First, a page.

The Unity of Theories
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John Watkins is a critical rationalist. I can think of no more appropriate way of celebrating his contribution to philosophy than by taking one of his conjectures and subjecting it to critical scrutiny: his account of the unity of theories.1 But criticism is only part of critical rationalism, and it is only part (Section 1) of this paper. In Section 2 I rework this conjecture utilising a possible-worlds framework and a thoroughgoing realism concerning causation, law and theory. Most of the desiderata which Watkins lays down for a concept of unity appear to be satisfied within the new account. Moreover, it yields the serendipitous consequence that unified theories must also possess another virtue for which Watkins argues at length: depth. In Section 3 I offer an account of the aim of scientific inquiry which unifies the distinct elements of Watkins’s account.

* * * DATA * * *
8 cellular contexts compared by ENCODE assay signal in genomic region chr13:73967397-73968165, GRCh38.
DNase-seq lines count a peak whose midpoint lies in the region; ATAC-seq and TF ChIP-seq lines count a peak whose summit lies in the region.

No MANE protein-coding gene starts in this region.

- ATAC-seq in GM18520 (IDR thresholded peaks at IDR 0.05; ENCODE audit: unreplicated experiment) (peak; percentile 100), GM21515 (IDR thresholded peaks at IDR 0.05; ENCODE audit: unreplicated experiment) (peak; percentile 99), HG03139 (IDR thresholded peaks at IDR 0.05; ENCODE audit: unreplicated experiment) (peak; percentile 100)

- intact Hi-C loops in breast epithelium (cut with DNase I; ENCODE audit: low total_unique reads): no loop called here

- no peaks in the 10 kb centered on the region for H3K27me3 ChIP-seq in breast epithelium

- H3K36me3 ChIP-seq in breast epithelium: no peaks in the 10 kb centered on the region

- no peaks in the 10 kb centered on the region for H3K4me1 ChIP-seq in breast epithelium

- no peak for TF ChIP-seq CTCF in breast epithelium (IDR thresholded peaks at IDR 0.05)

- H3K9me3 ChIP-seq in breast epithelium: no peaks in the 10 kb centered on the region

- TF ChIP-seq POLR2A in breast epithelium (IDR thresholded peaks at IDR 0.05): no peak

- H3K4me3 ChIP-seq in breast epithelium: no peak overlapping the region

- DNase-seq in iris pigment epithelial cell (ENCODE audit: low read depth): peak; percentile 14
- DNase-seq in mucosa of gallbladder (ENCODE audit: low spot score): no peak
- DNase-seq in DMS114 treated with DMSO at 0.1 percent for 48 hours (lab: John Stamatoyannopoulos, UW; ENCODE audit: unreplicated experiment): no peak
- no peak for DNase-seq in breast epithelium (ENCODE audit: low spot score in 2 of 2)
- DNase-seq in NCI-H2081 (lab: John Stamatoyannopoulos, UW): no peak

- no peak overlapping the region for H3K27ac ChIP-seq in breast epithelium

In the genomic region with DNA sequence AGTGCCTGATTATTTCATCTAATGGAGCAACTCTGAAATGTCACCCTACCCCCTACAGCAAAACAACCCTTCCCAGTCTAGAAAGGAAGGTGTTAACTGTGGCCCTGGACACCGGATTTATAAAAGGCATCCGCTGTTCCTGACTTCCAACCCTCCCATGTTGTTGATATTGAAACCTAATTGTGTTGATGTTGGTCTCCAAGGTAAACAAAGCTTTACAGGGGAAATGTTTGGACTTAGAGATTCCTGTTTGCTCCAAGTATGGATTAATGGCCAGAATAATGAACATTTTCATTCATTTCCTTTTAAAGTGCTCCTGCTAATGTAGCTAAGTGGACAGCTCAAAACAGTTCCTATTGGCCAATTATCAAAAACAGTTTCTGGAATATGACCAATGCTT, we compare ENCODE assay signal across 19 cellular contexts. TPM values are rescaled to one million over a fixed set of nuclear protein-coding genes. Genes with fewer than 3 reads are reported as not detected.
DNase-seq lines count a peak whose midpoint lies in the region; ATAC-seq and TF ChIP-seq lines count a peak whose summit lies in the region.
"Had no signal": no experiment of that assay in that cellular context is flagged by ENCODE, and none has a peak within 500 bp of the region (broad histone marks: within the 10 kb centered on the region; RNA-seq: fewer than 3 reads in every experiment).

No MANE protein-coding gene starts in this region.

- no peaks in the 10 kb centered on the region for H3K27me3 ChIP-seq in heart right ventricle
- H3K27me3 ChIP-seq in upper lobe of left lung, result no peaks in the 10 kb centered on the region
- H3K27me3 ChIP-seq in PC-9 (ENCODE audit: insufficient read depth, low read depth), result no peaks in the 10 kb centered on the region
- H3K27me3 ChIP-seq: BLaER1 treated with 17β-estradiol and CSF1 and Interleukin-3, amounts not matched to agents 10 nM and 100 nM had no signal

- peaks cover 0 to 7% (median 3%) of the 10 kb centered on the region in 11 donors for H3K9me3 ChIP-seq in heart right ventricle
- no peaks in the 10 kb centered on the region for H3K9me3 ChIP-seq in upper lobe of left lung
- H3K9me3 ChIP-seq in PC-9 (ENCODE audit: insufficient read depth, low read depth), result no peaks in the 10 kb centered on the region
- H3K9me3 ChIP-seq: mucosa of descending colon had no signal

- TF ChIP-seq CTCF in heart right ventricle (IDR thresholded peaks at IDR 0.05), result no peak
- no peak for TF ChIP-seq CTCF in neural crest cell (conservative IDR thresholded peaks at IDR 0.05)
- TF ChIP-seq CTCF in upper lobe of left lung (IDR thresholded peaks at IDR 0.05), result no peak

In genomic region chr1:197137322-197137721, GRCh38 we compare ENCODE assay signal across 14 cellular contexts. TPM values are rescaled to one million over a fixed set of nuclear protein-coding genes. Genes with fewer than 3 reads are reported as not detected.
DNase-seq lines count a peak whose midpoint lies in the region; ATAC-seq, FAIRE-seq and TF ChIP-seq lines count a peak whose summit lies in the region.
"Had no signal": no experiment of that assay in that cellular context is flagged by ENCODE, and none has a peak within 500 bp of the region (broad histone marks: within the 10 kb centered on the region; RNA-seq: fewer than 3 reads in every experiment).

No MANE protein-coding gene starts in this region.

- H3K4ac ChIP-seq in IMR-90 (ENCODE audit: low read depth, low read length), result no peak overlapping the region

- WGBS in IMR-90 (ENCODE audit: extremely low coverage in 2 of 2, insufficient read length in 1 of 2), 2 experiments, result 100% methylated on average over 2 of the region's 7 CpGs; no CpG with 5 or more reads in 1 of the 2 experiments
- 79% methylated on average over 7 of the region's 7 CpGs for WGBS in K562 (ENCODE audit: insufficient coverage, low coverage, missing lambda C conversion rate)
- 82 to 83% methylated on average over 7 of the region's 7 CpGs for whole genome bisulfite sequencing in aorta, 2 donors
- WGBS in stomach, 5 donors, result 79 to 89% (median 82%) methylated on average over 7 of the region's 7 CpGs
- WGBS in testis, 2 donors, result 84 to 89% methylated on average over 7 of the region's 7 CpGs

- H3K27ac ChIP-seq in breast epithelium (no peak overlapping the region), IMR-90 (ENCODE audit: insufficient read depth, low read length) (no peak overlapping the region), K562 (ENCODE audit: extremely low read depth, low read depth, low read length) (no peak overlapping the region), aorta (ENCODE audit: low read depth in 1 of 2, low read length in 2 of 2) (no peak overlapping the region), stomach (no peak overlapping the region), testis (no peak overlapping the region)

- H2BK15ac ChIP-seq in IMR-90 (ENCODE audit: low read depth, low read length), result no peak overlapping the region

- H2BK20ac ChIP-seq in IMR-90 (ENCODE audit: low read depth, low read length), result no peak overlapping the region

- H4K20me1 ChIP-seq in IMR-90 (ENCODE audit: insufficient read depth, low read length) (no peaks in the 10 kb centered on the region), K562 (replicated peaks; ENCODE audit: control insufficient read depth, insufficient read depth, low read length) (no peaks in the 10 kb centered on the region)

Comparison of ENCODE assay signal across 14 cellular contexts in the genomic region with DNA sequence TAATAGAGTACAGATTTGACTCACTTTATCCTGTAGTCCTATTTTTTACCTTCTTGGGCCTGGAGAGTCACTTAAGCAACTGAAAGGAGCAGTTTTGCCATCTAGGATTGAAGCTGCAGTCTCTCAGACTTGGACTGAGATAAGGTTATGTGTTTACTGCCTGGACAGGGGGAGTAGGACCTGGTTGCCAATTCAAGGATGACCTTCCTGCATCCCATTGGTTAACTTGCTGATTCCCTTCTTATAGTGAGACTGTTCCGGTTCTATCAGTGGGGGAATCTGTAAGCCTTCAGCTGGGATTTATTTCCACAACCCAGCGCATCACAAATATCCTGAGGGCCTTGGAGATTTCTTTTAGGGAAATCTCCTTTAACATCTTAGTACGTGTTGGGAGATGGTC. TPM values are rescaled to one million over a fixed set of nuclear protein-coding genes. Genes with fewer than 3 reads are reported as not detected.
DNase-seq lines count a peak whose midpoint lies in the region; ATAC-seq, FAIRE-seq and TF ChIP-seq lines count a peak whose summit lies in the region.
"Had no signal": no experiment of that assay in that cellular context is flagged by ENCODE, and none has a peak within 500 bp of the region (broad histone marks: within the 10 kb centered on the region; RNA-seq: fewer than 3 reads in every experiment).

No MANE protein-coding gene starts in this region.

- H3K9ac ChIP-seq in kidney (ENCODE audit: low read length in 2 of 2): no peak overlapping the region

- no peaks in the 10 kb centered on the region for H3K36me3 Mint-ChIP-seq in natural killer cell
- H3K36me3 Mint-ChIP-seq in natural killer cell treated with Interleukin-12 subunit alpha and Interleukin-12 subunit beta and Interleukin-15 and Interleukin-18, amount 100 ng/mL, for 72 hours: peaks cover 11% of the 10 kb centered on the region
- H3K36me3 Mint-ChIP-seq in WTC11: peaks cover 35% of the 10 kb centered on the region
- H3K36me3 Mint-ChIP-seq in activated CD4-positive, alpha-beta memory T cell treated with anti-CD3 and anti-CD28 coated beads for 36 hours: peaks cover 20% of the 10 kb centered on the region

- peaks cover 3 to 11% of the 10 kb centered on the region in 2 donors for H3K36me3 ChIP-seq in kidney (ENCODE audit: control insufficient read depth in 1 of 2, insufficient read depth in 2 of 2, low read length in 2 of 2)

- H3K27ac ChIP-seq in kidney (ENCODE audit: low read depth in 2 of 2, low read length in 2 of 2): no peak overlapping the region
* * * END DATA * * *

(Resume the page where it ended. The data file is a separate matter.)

KeywordsLogical Reducibility Testable Content Logical Space Observational Attribute Theoretical Proposition
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